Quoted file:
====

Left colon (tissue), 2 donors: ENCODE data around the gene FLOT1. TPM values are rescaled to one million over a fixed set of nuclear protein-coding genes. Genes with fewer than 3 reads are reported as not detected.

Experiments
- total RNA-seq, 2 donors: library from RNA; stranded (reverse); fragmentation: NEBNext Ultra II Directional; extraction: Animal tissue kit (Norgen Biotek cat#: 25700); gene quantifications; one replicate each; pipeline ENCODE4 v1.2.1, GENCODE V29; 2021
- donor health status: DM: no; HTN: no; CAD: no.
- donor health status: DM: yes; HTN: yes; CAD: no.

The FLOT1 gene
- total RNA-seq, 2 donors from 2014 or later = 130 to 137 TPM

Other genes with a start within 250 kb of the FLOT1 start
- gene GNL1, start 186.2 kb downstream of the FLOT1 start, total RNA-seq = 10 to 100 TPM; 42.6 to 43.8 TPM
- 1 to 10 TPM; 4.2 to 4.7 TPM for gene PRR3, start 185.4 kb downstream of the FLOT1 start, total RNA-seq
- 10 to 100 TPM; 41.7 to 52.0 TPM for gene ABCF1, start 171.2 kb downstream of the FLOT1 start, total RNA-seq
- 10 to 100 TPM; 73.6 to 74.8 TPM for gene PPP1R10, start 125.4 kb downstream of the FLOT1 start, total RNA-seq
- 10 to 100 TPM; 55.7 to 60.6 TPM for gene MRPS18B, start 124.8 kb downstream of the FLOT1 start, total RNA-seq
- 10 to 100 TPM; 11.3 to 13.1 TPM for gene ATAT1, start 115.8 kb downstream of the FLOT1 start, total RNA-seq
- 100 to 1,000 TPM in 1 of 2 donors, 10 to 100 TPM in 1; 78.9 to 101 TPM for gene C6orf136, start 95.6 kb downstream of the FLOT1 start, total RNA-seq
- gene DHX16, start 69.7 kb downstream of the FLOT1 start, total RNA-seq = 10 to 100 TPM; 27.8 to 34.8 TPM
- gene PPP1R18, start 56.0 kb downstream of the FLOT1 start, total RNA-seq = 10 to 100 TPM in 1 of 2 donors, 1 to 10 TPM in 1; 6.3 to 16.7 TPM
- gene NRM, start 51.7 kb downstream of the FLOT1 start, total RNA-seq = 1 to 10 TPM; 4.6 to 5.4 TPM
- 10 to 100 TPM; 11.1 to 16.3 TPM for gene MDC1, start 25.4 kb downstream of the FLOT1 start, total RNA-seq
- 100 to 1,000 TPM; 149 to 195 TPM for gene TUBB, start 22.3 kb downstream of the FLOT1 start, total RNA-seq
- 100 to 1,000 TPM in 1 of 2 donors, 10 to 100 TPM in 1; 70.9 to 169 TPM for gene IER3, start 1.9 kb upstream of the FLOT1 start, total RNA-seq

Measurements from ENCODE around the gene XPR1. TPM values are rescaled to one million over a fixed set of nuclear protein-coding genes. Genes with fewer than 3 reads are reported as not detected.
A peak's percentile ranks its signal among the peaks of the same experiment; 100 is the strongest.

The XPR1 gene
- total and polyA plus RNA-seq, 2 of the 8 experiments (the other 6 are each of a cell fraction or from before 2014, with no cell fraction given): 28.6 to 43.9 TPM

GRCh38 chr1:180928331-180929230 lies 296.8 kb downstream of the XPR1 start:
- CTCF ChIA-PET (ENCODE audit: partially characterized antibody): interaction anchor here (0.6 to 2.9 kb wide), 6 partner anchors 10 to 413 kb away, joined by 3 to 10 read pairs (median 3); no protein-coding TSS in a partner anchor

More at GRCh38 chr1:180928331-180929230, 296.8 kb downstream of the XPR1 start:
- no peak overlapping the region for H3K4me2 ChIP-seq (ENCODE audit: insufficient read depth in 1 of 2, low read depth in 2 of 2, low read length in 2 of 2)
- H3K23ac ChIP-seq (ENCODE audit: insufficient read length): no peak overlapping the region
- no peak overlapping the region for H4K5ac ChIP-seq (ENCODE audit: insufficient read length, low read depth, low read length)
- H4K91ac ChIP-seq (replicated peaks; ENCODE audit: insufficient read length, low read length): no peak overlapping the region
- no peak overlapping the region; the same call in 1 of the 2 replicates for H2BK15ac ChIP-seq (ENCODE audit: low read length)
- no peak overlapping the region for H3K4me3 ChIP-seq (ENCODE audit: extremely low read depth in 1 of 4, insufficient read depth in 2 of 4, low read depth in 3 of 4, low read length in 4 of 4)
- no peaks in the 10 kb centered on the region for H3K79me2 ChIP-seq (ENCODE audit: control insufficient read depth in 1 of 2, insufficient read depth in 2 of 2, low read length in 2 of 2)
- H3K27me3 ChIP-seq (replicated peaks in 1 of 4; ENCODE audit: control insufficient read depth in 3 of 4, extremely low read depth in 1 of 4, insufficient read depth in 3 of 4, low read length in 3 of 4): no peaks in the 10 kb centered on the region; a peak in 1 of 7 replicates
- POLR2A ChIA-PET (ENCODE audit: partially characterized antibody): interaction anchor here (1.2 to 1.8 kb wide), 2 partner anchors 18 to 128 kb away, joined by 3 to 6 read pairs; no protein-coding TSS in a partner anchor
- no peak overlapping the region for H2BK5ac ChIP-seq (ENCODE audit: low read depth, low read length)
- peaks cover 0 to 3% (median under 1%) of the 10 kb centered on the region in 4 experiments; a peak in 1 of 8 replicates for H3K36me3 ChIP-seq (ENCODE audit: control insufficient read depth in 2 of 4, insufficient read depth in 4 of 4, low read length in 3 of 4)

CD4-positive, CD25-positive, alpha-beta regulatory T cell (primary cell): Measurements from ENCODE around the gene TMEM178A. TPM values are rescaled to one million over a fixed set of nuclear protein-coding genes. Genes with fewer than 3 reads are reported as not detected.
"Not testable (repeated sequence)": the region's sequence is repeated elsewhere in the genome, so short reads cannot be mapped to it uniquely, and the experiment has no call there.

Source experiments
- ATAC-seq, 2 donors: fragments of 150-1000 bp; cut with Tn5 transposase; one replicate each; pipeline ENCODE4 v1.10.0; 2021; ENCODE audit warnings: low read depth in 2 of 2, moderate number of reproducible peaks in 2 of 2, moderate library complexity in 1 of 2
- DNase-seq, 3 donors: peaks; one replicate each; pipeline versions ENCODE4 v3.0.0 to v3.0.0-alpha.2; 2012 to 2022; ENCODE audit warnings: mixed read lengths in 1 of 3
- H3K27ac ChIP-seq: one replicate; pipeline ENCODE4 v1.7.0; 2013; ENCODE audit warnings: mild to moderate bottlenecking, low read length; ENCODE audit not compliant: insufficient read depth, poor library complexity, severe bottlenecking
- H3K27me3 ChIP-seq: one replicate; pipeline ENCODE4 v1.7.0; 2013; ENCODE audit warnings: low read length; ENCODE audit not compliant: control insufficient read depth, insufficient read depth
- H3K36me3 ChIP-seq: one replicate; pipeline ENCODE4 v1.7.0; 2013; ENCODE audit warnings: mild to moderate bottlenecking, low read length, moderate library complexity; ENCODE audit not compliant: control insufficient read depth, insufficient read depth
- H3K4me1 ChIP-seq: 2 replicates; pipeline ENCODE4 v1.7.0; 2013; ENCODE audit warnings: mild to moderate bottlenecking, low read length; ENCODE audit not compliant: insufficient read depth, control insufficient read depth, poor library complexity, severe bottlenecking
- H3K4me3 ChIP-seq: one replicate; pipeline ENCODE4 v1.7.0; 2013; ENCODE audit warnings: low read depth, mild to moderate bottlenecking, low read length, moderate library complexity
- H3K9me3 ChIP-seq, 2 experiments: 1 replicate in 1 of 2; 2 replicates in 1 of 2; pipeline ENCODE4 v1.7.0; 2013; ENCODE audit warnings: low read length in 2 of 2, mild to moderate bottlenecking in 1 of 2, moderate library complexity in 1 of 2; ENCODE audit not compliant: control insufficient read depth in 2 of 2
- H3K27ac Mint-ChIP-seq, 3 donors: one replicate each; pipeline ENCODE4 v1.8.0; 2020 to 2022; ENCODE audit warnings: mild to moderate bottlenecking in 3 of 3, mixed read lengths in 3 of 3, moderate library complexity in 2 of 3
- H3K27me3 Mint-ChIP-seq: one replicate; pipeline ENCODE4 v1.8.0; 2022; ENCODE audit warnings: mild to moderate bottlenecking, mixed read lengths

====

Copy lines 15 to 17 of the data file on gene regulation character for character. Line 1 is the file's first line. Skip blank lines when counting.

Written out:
- 100 to 1,000 TPM in 1 of 2 donors, 10 to 100 TPM in 1; 78.9 to 101 TPM for gene C6orf136, start 95.6 kb downstream of the FLOT1 start, total RNA-seq
- gene DHX16, start 69.7 kb downstream of the FLOT1 start, total RNA-seq = 10 to 100 TPM; 27.8 to 34.8 TPM
- gene PPP1R18, start 56.0 kb downstream of the FLOT1 start, total RNA-seq = 10 to 100 TPM in 1 of 2 donors, 1 to 10 TPM in 1; 6.3 to 16.7 TPM